If you boil the driftwood for a long while first, or soak it a few weeks, and keep up with water changes, your water will not turn yellow. There is some beautiful driftwood that will look pretty much black when submerged and look great in your tank. Black or grey rocks are cheap as free, and another option.

The plant you had was definitely not aquatic. But plants go into shock with sudden changes as well.

I think your tank is looking much better with the java ferns in there. :)
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#20 Wiilio

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Posted 28 September 2011 - 06:46 AM

Something like this WOULD happen to me on the day that the fish arrives.

The fish will be here at noon today. However, I just tested the water this morning... Mini cycle -_- I'm pretty sure it happened when I took out the three shrimp and put in two baby snails (one will eventually be taken out). I know some people would just plop the fish right in anyway, but I'm going to play it safe ($67 total on this fish... I'm going to make sure it's done right). So for now, I have put my old betta in this tank until the mini cycle is over. I'd rather put a healthy fish into that tank than one that's come overseas.

The thing is, I have pretty bad luck with mini cycles... I've had many last for weeks. One even lasted a month. Hopefully this one will be short.

#21 Stormphyre

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Posted 28 September 2011 - 07:53 AM

Generally, cycling takes like a month. Why not avoid stressing both fish, put them into temporary homes, and do a proper fishless cycle? Instructions here: http://www.ultimateb...?showtopic=8199 I don't think it's quite fair to make one suffer through cycling simply because not as much money was spent on it :/ Pull out a large tuppaware and put the heater in it, or smaller one and float it in the current fish's tank so it remains the same temp, but they're not in contact.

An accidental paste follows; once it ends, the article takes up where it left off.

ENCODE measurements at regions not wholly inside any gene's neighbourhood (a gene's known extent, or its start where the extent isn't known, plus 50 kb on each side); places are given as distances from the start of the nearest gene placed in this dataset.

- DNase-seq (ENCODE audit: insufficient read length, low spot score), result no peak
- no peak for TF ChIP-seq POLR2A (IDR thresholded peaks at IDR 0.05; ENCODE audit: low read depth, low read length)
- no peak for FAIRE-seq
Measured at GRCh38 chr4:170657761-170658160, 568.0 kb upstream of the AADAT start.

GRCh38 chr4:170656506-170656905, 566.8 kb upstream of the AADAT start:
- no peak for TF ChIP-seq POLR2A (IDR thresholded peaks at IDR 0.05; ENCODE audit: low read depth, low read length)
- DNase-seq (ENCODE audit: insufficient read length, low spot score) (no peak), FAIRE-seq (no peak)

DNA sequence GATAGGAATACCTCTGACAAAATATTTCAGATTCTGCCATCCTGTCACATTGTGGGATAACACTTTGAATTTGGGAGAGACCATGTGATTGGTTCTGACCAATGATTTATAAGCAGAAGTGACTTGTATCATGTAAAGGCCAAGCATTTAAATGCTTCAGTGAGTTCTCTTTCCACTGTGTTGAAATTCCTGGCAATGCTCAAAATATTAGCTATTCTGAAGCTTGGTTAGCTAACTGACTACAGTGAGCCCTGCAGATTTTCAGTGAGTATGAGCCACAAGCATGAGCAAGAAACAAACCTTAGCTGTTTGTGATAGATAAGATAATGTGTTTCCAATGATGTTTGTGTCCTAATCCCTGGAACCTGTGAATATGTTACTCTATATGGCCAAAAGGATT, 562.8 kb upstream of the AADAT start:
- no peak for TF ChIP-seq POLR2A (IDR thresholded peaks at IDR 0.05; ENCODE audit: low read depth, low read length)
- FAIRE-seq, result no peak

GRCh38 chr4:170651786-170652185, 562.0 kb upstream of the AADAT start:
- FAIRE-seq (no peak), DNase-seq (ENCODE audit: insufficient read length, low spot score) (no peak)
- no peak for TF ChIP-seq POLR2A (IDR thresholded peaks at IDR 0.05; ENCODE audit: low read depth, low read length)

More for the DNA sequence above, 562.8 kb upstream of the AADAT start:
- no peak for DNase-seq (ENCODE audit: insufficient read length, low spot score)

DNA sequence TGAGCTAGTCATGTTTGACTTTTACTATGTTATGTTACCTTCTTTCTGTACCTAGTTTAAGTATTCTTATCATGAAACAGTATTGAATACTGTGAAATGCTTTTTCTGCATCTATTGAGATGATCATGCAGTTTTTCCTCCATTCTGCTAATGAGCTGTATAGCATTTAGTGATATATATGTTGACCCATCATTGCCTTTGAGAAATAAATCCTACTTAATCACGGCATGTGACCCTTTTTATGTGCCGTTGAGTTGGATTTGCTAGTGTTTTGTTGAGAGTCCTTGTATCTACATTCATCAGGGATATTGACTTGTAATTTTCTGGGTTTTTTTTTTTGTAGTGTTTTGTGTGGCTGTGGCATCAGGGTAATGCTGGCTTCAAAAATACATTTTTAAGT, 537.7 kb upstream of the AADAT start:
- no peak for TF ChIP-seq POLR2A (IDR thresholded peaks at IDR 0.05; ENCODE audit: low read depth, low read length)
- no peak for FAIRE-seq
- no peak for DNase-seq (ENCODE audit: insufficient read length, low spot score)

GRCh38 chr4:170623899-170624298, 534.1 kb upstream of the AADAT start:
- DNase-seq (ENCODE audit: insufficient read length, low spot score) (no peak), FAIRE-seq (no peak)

How long have you had this tank set up?

#22 Wiilio

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Posted 28 September 2011 - 08:19 AM

The tank was already cycled. It's been up for a month and a half. I know it's not fair. I didn't plan on this. This tank completed its cycle a month and two days after I set it up.

It's not a question of which one costed more. It's a question of which one's healthier. One that I've had for two months in my 10 gallon is healthier than one that has been through shipping for the past two days. In other words, while it's not fair, it's better that my current fish be in the smaller tank than the one that is definitely stressed, and probably injured.

This isn't my first rodeo; I've kept plenty of fish before. I'll be careful to monitor the situation. My API test kit is on hand; I'll be doing tests probably twice a day until the mini cycle is over.

#23 Solitarianknight

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Posted 28 September 2011 - 01:49 PM

Divide the tengal, why not? And a healthy fish in a minicycle can die just as quick if you get a big amonia spike.

#24 Wiilio

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Posted 28 September 2011 - 02:07 PM

Ahhhh... now THERE'S a good idea. Is there something I can do that with besides a divider? Something I might be able to find around a college campus? Ha.